The Soweto Gospel Choir, who have performed annually at the Edinburgh Fringe Festival, will give their last performance on the Fringe this year, the BBC reported on Monday. The reason? They have become too popular.
Since their first festival appearance in 2003, the choir have been in such demand by European audiences that they can no longer devote a month to staying in Edinburgh for the duration of the festival.
This success is in stark contrast to the initial fears that the choir faced when playing at the festival for the first time, when they worried that the European festival-goers would find their sound unusual. “Initially when we started we weren’t really sure if people would like the sound,” Sipokazi Luzipo, an alto, was quoted as saying. However, following rave reviews in the festival press, the rest of the run was sold out.
The choir run a charity for Aids orphans, and after their first success in Edinburgh, were able to donate £9 000. Subsequent tours in the last six years have allowed the choir to donate a further £1-million.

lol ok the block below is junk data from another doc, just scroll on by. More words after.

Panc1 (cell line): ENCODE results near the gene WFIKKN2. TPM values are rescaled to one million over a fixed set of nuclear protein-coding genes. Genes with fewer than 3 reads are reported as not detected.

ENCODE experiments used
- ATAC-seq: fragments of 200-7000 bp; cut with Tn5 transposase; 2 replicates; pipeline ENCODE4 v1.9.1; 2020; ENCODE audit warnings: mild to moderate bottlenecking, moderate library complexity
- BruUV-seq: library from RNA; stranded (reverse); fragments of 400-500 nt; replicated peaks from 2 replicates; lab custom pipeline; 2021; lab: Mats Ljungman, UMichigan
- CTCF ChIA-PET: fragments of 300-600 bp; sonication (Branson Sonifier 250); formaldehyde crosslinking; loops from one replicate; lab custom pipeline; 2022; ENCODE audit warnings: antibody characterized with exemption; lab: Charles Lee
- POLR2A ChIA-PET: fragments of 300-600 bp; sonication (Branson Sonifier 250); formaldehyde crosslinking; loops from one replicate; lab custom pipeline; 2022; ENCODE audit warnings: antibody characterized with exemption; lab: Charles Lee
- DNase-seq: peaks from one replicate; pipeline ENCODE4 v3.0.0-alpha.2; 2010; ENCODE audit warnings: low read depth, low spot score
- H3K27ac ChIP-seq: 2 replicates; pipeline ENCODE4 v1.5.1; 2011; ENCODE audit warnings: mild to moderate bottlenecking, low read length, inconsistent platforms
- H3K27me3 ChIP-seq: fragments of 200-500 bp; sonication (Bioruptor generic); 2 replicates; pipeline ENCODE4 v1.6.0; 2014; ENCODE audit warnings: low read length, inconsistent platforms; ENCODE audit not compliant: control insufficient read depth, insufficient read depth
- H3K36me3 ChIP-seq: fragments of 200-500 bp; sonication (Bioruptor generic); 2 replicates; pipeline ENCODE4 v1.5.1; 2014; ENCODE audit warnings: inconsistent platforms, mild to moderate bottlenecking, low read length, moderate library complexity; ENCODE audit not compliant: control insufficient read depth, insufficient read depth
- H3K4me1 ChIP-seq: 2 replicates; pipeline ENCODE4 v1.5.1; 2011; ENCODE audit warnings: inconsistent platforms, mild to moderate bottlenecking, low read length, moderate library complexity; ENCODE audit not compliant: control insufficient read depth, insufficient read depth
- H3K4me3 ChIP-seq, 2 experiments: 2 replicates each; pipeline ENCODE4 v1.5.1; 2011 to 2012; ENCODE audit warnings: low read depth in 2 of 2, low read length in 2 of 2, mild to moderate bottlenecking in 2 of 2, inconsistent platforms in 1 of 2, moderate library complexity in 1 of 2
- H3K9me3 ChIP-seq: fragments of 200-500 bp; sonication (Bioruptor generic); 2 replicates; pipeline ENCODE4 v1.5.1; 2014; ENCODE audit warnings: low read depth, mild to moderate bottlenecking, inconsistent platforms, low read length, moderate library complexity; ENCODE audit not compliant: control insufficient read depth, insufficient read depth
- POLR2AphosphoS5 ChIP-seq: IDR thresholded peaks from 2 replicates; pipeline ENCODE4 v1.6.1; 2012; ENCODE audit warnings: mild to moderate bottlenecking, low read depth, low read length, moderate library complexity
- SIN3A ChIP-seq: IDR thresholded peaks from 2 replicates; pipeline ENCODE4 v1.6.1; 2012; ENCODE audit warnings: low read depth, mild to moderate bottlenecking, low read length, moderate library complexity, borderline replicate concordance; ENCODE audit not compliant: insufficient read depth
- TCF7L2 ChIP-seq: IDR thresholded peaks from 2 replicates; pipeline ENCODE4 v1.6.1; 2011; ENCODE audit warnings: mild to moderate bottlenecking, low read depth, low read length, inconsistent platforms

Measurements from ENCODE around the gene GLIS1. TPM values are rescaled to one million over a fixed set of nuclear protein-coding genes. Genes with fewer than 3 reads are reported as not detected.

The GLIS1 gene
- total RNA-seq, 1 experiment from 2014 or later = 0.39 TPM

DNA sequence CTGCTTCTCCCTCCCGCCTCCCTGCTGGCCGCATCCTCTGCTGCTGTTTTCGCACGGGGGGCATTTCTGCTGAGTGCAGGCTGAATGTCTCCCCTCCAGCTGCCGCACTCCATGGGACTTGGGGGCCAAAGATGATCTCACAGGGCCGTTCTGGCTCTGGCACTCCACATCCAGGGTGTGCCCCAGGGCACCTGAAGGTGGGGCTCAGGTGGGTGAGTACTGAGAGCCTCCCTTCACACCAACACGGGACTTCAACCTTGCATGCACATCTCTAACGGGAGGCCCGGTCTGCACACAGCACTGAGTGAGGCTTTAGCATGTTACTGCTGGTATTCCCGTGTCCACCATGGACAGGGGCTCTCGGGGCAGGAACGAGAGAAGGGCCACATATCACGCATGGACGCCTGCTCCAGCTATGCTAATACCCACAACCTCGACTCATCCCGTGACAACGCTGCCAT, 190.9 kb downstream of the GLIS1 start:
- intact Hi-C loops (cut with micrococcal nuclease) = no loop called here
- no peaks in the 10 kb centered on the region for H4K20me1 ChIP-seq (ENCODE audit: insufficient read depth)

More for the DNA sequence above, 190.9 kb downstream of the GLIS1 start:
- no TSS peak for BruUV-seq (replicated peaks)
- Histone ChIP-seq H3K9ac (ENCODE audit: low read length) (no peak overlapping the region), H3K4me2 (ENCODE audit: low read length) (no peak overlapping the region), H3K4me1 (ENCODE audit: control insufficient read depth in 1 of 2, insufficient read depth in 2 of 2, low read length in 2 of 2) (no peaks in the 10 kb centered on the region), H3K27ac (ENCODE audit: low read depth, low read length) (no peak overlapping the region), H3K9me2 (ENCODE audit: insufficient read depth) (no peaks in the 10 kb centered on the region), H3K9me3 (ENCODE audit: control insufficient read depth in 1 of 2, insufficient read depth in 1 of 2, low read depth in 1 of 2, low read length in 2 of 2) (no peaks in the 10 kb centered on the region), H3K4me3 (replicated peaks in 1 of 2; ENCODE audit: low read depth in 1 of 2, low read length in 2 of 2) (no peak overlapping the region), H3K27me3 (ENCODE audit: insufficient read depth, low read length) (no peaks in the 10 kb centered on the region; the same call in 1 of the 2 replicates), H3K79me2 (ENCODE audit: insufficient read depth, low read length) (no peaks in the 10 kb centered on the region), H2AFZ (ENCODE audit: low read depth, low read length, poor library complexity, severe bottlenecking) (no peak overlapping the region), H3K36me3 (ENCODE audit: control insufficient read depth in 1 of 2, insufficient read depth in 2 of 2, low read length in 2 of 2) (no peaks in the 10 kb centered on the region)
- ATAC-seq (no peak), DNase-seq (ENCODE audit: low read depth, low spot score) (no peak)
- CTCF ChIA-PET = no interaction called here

Speaking from the festival, choir master Shimmy Jiyane told the BBC, “Coming to Edinburgh helped us a lot. It is one of the best festivals in the world. When we came here we made sure we did our best and promoters saw us.”
The choir’s acclaim spreads far beyond Europe. Their albums Blessed and African Spirit earned them Grammy Awards for Best Traditional World Music Album in 2007 and 2008. Last year they also appeared at the Oscar Awards with John Legend, performing Down to Earth from the animated film Wall-E, a Best Song nomination.
Despite all this, Luzipo indicated that they would always remember the Edinburgh Fringe as the stepping stone to their international career. She said “It is a bit sad for us. It is our farewell year. I think that is why we are giving it so much passion.”